The market for cars right now is unique. Used cars are in demand, which means they also cost more to buy and can be hard to find. Leasing is also in a similarly unique position, since some vehicles are keeping their equity—meaning now might be a good time to end your lease early. We reached out to some experts for guidance on how to end a lease early, including the steps you should take.
DIFFERENT WAYS TO END YOUR LEASE
Multiple ways exist to end your car lease, but Grant Feek, CEO of Tred, cautions that it won’t be simple. He says one option is ending the lease early by “directly canceling” it but says you should try to avoid this because of the typically high termination fees.
Next, you could transfer your lease to someone else—if your contract allows it. Or you could opt for a trade-in if your dealership is open to trading your current car for another vehicle. Then there’s a lease buyout, which means you’d buy your vehicle for the price set by your leasing company. You could come out ahead here, assuming you find a buyer that will pay you at least the buyout price when you sell your car.
“Bear in mind that in many states you’ll have to pay sales tax on the purchase amount if you do this,” says Feek. Some states have grace periods to avoid that if you complete the sale to the new buyer within a certain amount of time; so check with your state’s DMV on this.
IS IT A GOOD IDEA TO END YOUR LEASE EARLY?
Ultimately, Feek says, “The only time it’s truly a good idea is if you have equity in the car—meaning that you have a buyer willing to pay more for it than your current lease payoff price.”
Zander Cook, with Lease End, adds there are a few factors to consider here. He recommends making sure you don’t have significant damage and you haven’t exceeded the mileage limit in the lease, both of which can drive up fees if you’re ending the agreement.
“In the current economy, impacts of supply chain disruptions make it difficult to buy new cars,” Cook explains. “The best and most cost-effective way to own a car now is by buying out your lease. Almost every lease that was entered into two (to) three years ago is in a positive equity position.”
Cook advises that you won’t be able to negotiate the buyout number, but “most consumers will benefit in the current environment by buying out their lease and capturing the equity that has been built up.”
STEPS TO END YOUR CAR LEASE
If you’ve decided ending your lease early is the way to go, Cook put together a few steps to guide you through the process.
First, he recommends you “evaluate any wear, tear, and mileage on your car.” Cook adds, “Before heading to the dealership, clean and detail your car, take pictures and check the tires. This could help prevent any surprise fees that could be tacked on when you return your car to the dealership.”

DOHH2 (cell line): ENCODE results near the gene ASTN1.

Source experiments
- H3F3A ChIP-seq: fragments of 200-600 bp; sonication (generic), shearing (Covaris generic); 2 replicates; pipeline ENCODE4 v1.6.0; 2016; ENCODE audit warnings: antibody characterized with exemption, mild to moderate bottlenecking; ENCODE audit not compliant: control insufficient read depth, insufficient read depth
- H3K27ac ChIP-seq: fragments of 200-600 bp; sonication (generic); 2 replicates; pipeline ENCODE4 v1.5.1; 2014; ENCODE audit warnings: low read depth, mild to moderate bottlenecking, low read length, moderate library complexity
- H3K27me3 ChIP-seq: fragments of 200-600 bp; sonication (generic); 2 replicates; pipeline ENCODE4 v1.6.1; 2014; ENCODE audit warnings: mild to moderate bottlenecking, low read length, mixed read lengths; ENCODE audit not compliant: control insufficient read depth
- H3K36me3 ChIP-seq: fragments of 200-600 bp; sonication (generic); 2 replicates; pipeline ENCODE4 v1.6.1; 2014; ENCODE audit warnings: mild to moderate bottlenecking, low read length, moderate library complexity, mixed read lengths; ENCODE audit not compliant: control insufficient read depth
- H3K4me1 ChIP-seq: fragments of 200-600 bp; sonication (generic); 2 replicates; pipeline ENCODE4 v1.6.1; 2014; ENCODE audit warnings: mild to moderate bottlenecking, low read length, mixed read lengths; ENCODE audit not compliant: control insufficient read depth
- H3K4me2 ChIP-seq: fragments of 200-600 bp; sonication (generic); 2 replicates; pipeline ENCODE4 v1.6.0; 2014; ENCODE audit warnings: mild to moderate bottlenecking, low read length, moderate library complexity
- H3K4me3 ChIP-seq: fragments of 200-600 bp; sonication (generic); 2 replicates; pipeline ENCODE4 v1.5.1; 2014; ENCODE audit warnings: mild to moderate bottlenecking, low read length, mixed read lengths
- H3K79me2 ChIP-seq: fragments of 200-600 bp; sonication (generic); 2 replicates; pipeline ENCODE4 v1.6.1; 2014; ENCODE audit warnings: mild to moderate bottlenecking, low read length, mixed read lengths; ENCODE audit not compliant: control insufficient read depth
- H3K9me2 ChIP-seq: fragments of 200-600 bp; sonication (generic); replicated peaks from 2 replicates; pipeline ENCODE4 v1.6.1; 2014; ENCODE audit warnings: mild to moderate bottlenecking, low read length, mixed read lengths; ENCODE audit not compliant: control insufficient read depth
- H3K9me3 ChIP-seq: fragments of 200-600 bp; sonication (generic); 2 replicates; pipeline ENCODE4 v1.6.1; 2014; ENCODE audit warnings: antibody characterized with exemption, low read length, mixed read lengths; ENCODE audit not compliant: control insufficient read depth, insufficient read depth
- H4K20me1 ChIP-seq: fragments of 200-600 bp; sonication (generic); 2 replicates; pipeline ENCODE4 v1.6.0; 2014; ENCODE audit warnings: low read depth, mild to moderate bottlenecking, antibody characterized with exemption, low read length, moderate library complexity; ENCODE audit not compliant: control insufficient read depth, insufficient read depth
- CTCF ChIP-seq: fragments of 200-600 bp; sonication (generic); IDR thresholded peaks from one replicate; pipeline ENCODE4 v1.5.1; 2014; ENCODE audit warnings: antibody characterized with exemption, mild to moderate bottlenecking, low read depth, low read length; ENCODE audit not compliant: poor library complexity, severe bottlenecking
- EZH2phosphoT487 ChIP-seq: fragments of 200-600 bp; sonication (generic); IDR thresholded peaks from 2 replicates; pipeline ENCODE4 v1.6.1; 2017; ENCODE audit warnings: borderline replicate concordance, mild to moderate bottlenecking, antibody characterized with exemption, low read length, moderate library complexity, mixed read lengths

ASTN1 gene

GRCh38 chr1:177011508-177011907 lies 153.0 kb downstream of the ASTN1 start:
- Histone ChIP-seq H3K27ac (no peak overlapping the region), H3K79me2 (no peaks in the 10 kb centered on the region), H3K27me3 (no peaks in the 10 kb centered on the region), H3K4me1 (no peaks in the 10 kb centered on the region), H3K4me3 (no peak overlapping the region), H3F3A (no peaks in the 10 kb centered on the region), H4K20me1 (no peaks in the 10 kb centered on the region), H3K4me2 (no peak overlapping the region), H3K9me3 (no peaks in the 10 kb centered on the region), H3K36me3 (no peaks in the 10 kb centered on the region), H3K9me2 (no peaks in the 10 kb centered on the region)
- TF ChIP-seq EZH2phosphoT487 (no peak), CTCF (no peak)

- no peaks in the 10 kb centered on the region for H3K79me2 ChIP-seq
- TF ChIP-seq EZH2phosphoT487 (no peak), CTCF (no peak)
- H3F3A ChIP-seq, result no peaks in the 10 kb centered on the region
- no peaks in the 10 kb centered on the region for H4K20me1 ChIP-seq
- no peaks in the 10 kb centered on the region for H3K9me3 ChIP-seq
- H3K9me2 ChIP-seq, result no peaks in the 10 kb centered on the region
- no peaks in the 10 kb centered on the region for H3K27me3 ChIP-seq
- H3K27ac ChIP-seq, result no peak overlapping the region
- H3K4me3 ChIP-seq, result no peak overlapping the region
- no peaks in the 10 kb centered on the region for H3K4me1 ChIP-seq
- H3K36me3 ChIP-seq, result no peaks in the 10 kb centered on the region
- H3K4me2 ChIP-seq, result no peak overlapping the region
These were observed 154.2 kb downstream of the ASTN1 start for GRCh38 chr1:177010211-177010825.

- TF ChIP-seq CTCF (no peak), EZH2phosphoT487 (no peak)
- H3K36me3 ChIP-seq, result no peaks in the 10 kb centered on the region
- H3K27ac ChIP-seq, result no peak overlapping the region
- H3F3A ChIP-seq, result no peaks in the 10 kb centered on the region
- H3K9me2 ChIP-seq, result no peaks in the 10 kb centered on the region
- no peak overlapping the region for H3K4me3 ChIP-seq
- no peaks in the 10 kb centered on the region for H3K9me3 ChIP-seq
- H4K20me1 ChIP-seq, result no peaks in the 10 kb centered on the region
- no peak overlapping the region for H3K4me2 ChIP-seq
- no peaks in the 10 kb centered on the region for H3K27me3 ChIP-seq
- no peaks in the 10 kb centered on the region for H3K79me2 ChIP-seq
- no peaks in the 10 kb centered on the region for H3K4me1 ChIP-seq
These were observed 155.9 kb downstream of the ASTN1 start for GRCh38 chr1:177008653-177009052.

Next, determine what your car’s value is, which you can look up on Kelley Blue Book or Carfax. He notes, “If the current value of your lease vehicle is greater than the ‘Residual Value’ you may benefit by buying and reselling the vehicle or selling it. Many who are driving leased cars are noticing that their car’s buyout price is much less than the car’s current value, giving drivers the ability to use their car’s equity as a way to help them during a recession.”
Third, take a look at all of your options before deciding what route to take when ending the lease. As a reminder, you can choose to trade in your car, have another person take over the lease, or buy the car and sell it to someone else. You may be able to return the car to the dealer but Cook points out that this is likely to be “the most expensive option.” You could also “purchase your vehicle out,” which Lease End views as your best option, according to Cook.
If the process sounds overwhelming, you could partner with a company to end your lease. Cook explains the steps are very similar but notes that companies like Lease End can help you navigate your options, complete paperwork, and more.
DECIDING WHETHER TO LEASE AGAIN
Leasing can be a great option for many people, but it really depends on you and your needs. Feek notes, “Leasing can be a great way to get more car for less money, if you negotiate a good enough lease deal.” He also explains that leasing is “ideal for people who like to get a new car every two to four years, and who don’t drive a lot of miles per year.”
However, he advises if you think you may want to end your lease early, “it’s best to buy.”
ENDING YOUR CAR LEASE
Ultimately, you are the person to decide whether you should end your car lease early. You’ll need to take some time to look into the various options to pick what’s best for you. There are some general steps you can take to end the lease early if that’s what you choose to do, or you could partner with a company to help you through the process.
And remember, if you sell your car to someone else and immediately need another vehicle, make sure you have other transportation lined up before someone else drives your old car off into the sunset!
More on HerMoney:
- Car Buying Experts on How to Save Big on Your Next Vehicle
- Insurance Checkups for Auto and Homeowners
- HerMoney Podcast Episode 229: How to Buy a Car and be Smart With Big Purchases
Own your money, own your life. Subscribe to HerMoney to get the latest money news and tips!